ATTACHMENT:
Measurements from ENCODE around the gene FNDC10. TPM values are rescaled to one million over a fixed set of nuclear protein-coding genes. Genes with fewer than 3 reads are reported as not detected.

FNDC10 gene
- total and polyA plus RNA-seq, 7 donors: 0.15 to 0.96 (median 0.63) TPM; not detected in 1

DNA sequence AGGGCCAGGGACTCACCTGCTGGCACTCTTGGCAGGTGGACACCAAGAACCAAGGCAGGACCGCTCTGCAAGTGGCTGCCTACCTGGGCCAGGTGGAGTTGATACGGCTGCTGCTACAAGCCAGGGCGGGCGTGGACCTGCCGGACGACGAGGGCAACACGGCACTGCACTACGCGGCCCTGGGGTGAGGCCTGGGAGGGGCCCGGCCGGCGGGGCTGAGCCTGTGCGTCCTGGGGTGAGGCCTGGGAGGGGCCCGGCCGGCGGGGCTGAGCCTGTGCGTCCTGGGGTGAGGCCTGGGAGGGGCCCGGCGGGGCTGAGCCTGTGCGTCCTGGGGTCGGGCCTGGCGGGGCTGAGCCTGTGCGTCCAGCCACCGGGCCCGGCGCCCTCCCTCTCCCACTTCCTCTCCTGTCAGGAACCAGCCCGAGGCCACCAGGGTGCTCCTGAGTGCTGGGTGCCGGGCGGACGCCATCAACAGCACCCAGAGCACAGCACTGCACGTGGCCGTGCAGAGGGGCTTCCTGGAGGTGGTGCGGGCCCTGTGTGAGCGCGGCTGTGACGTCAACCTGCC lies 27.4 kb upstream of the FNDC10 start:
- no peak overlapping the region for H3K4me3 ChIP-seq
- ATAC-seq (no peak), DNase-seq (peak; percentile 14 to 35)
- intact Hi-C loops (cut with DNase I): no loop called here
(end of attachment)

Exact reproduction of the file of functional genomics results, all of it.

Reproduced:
Measurements from ENCODE around the gene FNDC10. TPM values are rescaled to one million over a fixed set of nuclear protein-coding genes. Genes with fewer than 3 reads are reported as not detected.

FNDC10 gene
- total and polyA plus RNA-seq, 7 donors: 0.15 to 0.96 (median 0.63) TPM; not detected in 1

DNA sequence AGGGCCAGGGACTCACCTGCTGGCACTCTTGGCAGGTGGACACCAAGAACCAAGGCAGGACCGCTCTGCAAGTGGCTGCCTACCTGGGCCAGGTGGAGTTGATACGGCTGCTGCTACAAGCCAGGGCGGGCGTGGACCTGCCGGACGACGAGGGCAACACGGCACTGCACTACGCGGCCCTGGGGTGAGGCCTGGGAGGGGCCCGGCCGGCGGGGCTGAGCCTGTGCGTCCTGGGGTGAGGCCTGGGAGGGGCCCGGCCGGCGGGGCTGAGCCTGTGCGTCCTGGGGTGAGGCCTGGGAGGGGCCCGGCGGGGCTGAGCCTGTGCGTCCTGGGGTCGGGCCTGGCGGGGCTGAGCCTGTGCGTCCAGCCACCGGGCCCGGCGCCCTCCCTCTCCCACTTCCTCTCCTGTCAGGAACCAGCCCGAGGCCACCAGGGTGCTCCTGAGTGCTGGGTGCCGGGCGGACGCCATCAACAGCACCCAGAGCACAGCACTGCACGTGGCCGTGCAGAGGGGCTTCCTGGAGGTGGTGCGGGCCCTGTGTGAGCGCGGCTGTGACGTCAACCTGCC lies 27.4 kb upstream of the FNDC10 start:
- no peak overlapping the region for H3K4me3 ChIP-seq
- ATAC-seq (no peak), DNase-seq (peak; percentile 14 to 35)
- intact Hi-C loops (cut with DNase I): no loop called here